Biomechanical Analysis of Capsular Repair versus TFCC Ulnar Tunnel Repair
Jayson C Johnson, MD; David M Brogan, MD, MSc; Jill E Jouret, BS; Ferris M Pfeiffer, PhD
University of Missouri, Columbia, MO
Purpose: The purpose of this study was to compare the effectiveness of a peripheral capsular repair to a knotless arthroscopic trans-osseous ulnar tunnel repair in restoring distal radioulnar joint (DRUJ) stability and stiffness in the setting of a massive triangular fibrocartilage complex (TFCC) tear.
Methods: We obtained eight matched pairs of fresh frozen cadaveric forearms for testing. Each forearm was tested in supination and pronation using 3-D optical tracking devices (NDI Certus) prior to any intervention. Each specimen then underwent a diagnostic wrist arthroscopy and sectioning of the TFCC's deep and superficial fibers. All specimens were then re-tested to assess instability secondary to the tear. The TFCC was repaired with either a peripheral capsular repair (CR) using three 2-0 polydioxanone sutures or a trans-osseous ulnar tunnel repair (TR) using a 2-0 Fiberwire, and then re-tested. Statistical significance was set a p<0.05.
Results: After arthroscopic sectioning of the TFCC, all specimens were unstable with a significant increase in translation and a significant decrease in stiffness. Repair of the TFCC with TR resulted in displacement and stiffness similar to the native tissue. CR specimens were found to have significantly greater displacement and significantly decreased stiffness compared to the intact state.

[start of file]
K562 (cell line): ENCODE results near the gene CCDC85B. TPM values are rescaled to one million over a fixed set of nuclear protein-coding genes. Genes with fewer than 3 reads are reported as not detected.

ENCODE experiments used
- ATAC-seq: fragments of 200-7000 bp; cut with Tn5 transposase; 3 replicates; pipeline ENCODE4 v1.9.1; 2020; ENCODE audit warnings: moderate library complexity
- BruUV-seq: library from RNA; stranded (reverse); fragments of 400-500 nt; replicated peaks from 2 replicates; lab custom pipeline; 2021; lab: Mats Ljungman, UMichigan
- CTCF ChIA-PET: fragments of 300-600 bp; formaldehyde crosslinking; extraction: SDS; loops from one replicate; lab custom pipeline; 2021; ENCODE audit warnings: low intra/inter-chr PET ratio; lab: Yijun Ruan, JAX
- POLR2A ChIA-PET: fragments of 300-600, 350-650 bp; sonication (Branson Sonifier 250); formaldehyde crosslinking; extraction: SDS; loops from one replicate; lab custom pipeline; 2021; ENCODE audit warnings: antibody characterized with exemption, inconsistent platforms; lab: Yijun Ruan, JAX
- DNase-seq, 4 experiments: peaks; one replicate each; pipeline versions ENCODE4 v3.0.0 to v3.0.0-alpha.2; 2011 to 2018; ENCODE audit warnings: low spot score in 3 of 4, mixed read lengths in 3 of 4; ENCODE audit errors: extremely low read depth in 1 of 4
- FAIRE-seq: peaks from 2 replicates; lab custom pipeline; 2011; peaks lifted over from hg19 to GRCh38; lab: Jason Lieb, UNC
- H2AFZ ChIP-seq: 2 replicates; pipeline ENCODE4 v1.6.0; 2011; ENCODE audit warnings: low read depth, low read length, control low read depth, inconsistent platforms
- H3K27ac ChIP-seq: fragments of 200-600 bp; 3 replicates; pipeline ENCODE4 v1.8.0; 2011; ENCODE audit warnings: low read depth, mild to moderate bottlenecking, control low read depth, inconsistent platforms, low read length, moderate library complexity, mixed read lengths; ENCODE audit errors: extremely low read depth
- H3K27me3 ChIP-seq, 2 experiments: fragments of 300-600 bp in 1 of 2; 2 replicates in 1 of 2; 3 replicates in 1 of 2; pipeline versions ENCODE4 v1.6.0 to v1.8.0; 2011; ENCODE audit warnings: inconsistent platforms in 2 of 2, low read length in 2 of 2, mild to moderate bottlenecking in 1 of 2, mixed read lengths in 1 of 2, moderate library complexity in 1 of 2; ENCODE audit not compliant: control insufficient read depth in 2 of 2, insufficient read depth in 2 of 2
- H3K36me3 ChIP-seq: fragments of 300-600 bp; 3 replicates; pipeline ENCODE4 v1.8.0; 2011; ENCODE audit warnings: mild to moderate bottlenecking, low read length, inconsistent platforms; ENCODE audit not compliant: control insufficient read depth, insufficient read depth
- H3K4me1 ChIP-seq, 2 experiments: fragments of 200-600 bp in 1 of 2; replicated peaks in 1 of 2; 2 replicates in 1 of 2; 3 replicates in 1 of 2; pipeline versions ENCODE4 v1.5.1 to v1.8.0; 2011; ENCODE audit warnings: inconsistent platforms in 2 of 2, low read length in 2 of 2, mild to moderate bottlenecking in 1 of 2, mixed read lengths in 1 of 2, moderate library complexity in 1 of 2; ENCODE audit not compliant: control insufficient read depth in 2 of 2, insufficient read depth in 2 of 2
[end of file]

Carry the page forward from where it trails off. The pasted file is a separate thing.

Conclusions: Arthroscopic sectioning of the TFCC resulted in DRUJ instability, as measured by stiffness and ulnar translation. TR effectively restored DRUJ stability and demonstrated no significant difference in post-operative stiffness or maximal displacement when compared to the intact specimen in pronation and supination. However, the stiffness and maximal displacement of those specimens undergoing CR continued to be significantly different than the intact state, with increased displacement and decreased stiffness in both supination and pronation.
Clinical Relevance: This study provides biomechanical evidence that an arthroscopic ulnar tunnel technique can restore stability to the DRUJ after a massive TFCC tear.
The arm was mounted with pelvic screw placed in the ulna to allow for cyclical loading in the anterior to posterior direction. Instron ram loaded ulna with 5 cycles +/-40 Newtons. Optical trackers were attached to pelvic screws inserted in radius and ulna.
Maximal ulnar displacement in millimeters with the wrist in pronation. DRUJ stiffness in N/mm with the wrist in pronation.
Maximal ulnar displacement in millimeters with the wrist in supination. DRUJ stiffness in N/mm with the wrist in supination.
Figure4-Sample Force vs Displacement curve for specimen repaired with trans-osseous ulnar tunnel technique tested in supination.
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